To think of football as just as a game is to ignore not only its relationship to national identities, but also its instrumental role in forging these identities. In his book Fútbol!: Why Soccer Matters in Latin America, Joshua Nadel sheds valuable light on this role by examining the impact of football in Argentina, Honduras, Brazil, Uruguay, Paraguay, Chile, and Mexico as these countries consolidated. Nadel’s work exemplifies soccer’s entanglement with history and politics alike. “Soccer….is a crucial element in the stories that Argentines and Brazilians, Hondurans and Chileans, tell themselves about who they are,” Nadel writes (Nadel 2).
Nadel’s episodic account is a series of seven snapshots that are deeply illustrative of the intersections between soccer and national narratives. One of the greatest merits of Nadel’s book is his inclusive notion of national narratives. Subsumed under national narratives are dominant narratives—the textbook histories of countries—and subnarratives, some of which act as counternarratives by challenging the national identities constructed by historians, politicians, journalists, and citizens. Nadel’s decision to place equal emphasis on the dominant and hidden histories of Latin America endows his book with greater historical credibility and gives much-needed attention to stories that are often left untold.
Tremendous thematic breadth exists across the episodes Nadel looks at. Nadel’s book profoundly explore themes including, but not limited to, nationalism, corruption, political resistance, race, and gender. Three interludes are interspersed between the seven snapshots, offering short reflections on the media’s relationship to football, the professionalization of the sport, and baseball in Venezuela. When I noticed Nadel’s inclusion of interludes in the Table of Contents, I immediately questioned their utility and wondered if they would detract from the flow of the book. To the contrary, I was pleasantly surprised to find that the interludes nicely break up the episodes and provide insight that can be appreciated by individuals interested in football and Latin American history, the target audience for Nadel’s work.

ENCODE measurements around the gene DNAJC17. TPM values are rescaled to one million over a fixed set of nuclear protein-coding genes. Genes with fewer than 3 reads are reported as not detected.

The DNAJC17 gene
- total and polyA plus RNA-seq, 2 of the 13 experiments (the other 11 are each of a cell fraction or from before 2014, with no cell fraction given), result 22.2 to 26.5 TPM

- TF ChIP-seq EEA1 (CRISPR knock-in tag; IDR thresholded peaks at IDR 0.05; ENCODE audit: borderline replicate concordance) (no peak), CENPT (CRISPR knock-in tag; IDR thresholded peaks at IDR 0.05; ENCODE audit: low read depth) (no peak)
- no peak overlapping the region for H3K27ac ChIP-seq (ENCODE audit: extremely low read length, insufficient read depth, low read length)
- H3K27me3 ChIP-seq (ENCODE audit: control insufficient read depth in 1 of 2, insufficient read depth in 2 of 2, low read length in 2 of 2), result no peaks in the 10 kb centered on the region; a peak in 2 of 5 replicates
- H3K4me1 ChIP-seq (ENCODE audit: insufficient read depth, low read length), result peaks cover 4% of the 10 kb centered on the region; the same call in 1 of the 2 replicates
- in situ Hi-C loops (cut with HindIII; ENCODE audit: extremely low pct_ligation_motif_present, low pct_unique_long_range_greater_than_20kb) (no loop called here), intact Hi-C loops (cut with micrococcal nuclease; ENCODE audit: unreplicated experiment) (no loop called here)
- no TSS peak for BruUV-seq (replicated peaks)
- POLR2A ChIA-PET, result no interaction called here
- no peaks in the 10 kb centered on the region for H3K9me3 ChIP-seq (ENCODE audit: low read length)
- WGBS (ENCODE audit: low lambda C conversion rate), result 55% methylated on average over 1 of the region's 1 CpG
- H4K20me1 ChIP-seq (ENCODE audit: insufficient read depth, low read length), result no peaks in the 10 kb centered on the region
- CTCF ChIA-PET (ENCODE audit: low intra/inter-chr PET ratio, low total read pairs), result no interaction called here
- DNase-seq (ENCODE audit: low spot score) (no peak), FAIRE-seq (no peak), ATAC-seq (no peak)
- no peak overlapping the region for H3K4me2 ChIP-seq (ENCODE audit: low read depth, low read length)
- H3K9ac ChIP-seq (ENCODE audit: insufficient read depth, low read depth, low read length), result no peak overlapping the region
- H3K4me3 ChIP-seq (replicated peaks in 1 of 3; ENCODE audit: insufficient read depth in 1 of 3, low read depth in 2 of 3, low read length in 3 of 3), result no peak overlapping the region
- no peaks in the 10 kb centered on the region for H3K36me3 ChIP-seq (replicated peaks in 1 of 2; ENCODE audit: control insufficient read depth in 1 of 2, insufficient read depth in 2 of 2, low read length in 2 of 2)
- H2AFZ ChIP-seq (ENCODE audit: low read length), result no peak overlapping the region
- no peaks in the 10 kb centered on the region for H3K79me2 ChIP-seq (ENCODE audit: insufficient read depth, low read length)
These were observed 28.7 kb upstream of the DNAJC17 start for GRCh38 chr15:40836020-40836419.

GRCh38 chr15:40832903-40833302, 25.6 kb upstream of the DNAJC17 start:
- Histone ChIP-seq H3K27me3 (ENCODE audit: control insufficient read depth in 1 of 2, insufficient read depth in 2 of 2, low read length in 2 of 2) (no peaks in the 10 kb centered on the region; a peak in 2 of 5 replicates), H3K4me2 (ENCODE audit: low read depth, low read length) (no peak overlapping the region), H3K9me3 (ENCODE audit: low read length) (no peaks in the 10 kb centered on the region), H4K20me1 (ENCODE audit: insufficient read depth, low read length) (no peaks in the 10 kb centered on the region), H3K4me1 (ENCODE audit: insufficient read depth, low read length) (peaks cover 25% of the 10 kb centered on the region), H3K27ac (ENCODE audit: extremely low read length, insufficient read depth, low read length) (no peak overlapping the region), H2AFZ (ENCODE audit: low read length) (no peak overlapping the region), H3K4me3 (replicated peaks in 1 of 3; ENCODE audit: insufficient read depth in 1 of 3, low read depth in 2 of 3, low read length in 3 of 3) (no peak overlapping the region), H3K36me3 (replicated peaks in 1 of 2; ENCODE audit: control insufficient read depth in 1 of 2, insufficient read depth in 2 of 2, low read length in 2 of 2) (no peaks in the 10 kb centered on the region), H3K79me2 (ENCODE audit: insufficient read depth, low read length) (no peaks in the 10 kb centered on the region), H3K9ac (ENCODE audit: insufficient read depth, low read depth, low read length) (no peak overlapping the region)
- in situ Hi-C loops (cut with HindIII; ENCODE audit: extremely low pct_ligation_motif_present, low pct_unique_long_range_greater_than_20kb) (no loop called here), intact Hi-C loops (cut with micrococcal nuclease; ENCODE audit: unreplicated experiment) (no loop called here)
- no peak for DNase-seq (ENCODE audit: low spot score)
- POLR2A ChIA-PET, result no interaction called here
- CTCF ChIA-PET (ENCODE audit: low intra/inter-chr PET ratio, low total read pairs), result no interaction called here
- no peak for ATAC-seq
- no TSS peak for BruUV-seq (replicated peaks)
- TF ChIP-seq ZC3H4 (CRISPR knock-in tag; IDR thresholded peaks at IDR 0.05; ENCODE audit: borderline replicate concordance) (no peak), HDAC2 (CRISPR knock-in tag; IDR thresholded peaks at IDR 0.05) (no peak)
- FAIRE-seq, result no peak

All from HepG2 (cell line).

Nadel supports the thesis of his book—that soccer has written and rewritten national narratives over the course of Latin American history—with remarkable success. His account leaves me with one question, however, to which I wish he devoted some ink: would soccer still be Latin America’s most popular sport if its rise did not coincide with sweeping political, economic, and cultural changes throughout the region? Nadel’s thesis is premised on the simultaneous evolution of football and Latin American nations. A brief analysis of what football in Latin America might look like if the ascent of football did not overlap with the consolidation of Latin American countries would have been a worthy addition to his book.
Nadel makes clear that he does not know what the future of ever-changing modern Latin American nations will hold. He convincingly tells us, though, that no matter what direction Latin America goes in, soccer will be part of the journey. And if history is any guide, the journey will be a tumultuous and fascinating one.